## PreviewIn this chapter, we are concerned with writing code for our programs. We will provide an overview of many of the elements of the language used in Small Basic. This chapter is essentially a self-contained guide to the Small Basic language. This will give us the foundation needed to begin learning about Small Basic objects and writing more detailed programs. ## A Brief History of BASICThe BASIC language was developed in the early 1960's at Dartmouth College as a device for teaching programming to “ordinary” people. There is a reason it’s called BASIC:
When timesharing systems were introduced in the 1960’s, BASIC was the language of choice. Many of the first computer simulation games (Star Trek, for example) were written in timeshare BASIC. In the mid-1970's, two college students decided that the new Altair microcomputer needed a BASIC language interpreter. They sold their product on cassette tape for a cost of $350. You may have heard of these entrepreneurs: Bill Gates and Paul Allen! |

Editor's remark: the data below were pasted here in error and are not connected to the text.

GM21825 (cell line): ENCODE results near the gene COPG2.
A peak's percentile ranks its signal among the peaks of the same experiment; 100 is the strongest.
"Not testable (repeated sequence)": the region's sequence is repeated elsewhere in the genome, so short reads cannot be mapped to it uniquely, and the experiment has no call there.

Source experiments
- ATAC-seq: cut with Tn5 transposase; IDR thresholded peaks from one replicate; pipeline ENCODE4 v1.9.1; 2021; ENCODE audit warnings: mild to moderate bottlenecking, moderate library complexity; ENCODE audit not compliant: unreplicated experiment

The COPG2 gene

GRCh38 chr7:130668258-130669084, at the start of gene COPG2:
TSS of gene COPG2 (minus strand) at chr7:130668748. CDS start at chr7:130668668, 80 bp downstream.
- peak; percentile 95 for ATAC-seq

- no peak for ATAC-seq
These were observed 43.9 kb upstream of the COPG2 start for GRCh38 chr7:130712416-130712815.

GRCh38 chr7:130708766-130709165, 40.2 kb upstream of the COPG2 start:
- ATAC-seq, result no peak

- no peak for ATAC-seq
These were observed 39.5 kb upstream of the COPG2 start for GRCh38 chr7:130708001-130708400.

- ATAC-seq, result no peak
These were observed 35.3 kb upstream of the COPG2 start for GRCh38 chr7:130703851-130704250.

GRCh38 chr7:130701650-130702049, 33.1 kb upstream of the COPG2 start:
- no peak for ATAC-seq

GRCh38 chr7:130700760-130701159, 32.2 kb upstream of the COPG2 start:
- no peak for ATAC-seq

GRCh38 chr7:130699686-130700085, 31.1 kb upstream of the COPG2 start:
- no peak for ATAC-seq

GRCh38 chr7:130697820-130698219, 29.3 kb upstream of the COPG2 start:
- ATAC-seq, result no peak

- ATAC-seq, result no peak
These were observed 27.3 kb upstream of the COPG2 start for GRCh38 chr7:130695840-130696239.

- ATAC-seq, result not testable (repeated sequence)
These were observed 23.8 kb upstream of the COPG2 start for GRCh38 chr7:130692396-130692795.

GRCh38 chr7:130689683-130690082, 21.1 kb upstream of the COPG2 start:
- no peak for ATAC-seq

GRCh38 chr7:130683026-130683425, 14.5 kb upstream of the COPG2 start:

This chapter is adapted from the book To purchase this book in its entirety, please see the Computer Science For Kids web site. |

Every BASIC written since then has been based on that early version. Examples include: GW-Basic, QBasic, QuickBasic, Visual Basic. All the toy computers of the early 80’s (anyone remember TI99/4A, Commodore 64, Timex, Atari 400?) used BASIC for programming. Small Basic continues the tradition of BASIC programming. It uses the simple concepts of the early BASIC language with a modern development environment.

This chapter provides an overview of the BASIC language used in the Small Basic environment. If you’ve ever used another programming language (or some version of BASIC), you will see equivalent structures in the language of Small Basic.

### Variables

Variables are used by Small Basic to hold information needed by an application. Variables must be properly named. Rules used in naming variables: